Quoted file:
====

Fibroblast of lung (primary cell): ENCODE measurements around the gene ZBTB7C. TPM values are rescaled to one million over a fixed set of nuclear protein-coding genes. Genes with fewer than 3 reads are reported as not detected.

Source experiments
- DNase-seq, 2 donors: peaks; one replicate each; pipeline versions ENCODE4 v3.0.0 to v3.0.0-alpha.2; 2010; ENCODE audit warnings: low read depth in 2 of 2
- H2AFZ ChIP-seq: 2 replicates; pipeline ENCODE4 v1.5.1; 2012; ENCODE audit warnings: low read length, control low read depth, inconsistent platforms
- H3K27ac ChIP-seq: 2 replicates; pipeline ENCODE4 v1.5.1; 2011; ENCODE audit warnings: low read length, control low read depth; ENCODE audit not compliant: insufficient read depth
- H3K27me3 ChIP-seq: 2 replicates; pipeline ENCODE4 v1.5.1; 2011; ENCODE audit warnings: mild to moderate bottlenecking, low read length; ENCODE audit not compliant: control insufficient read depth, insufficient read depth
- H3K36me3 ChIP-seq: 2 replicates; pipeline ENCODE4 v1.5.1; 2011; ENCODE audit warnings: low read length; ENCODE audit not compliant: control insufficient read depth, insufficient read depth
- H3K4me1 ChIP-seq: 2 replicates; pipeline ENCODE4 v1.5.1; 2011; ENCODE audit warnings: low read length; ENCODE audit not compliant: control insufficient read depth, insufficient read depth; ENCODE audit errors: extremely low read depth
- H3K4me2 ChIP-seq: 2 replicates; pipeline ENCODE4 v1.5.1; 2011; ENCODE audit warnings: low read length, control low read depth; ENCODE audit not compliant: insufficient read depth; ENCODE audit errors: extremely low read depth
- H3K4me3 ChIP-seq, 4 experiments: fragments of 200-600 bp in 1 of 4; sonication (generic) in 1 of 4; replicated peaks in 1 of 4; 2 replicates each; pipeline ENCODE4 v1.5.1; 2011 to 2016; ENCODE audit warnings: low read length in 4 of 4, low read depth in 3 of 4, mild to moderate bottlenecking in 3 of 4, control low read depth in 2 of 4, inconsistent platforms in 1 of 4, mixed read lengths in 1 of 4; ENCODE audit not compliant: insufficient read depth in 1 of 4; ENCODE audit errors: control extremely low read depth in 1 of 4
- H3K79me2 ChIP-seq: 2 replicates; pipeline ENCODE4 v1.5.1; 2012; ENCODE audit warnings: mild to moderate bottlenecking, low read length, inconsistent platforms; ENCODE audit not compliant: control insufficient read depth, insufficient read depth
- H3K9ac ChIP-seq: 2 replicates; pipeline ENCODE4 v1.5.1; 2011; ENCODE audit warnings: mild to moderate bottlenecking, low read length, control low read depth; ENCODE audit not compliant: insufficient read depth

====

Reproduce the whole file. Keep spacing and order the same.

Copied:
Fibroblast of lung (primary cell): ENCODE measurements around the gene ZBTB7C. TPM values are rescaled to one million over a fixed set of nuclear protein-coding genes. Genes with fewer than 3 reads are reported as not detected.

Source experiments
- DNase-seq, 2 donors: peaks; one replicate each; pipeline versions ENCODE4 v3.0.0 to v3.0.0-alpha.2; 2010; ENCODE audit warnings: low read depth in 2 of 2
- H2AFZ ChIP-seq: 2 replicates; pipeline ENCODE4 v1.5.1; 2012; ENCODE audit warnings: low read length, control low read depth, inconsistent platforms
- H3K27ac ChIP-seq: 2 replicates; pipeline ENCODE4 v1.5.1; 2011; ENCODE audit warnings: low read length, control low read depth; ENCODE audit not compliant: insufficient read depth
- H3K27me3 ChIP-seq: 2 replicates; pipeline ENCODE4 v1.5.1; 2011; ENCODE audit warnings: mild to moderate bottlenecking, low read length; ENCODE audit not compliant: control insufficient read depth, insufficient read depth
- H3K36me3 ChIP-seq: 2 replicates; pipeline ENCODE4 v1.5.1; 2011; ENCODE audit warnings: low read length; ENCODE audit not compliant: control insufficient read depth, insufficient read depth
- H3K4me1 ChIP-seq: 2 replicates; pipeline ENCODE4 v1.5.1; 2011; ENCODE audit warnings: low read length; ENCODE audit not compliant: control insufficient read depth, insufficient read depth; ENCODE audit errors: extremely low read depth
- H3K4me2 ChIP-seq: 2 replicates; pipeline ENCODE4 v1.5.1; 2011; ENCODE audit warnings: low read length, control low read depth; ENCODE audit not compliant: insufficient read depth; ENCODE audit errors: extremely low read depth
- H3K4me3 ChIP-seq, 4 experiments: fragments of 200-600 bp in 1 of 4; sonication (generic) in 1 of 4; replicated peaks in 1 of 4; 2 replicates each; pipeline ENCODE4 v1.5.1; 2011 to 2016; ENCODE audit warnings: low read length in 4 of 4, low read depth in 3 of 4, mild to moderate bottlenecking in 3 of 4, control low read depth in 2 of 4, inconsistent platforms in 1 of 4, mixed read lengths in 1 of 4; ENCODE audit not compliant: insufficient read depth in 1 of 4; ENCODE audit errors: control extremely low read depth in 1 of 4
- H3K79me2 ChIP-seq: 2 replicates; pipeline ENCODE4 v1.5.1; 2012; ENCODE audit warnings: mild to moderate bottlenecking, low read length, inconsistent platforms; ENCODE audit not compliant: control insufficient read depth, insufficient read depth
- H3K9ac ChIP-seq: 2 replicates; pipeline ENCODE4 v1.5.1; 2011; ENCODE audit warnings: mild to moderate bottlenecking, low read length, control low read depth; ENCODE audit not compliant: insufficient read depth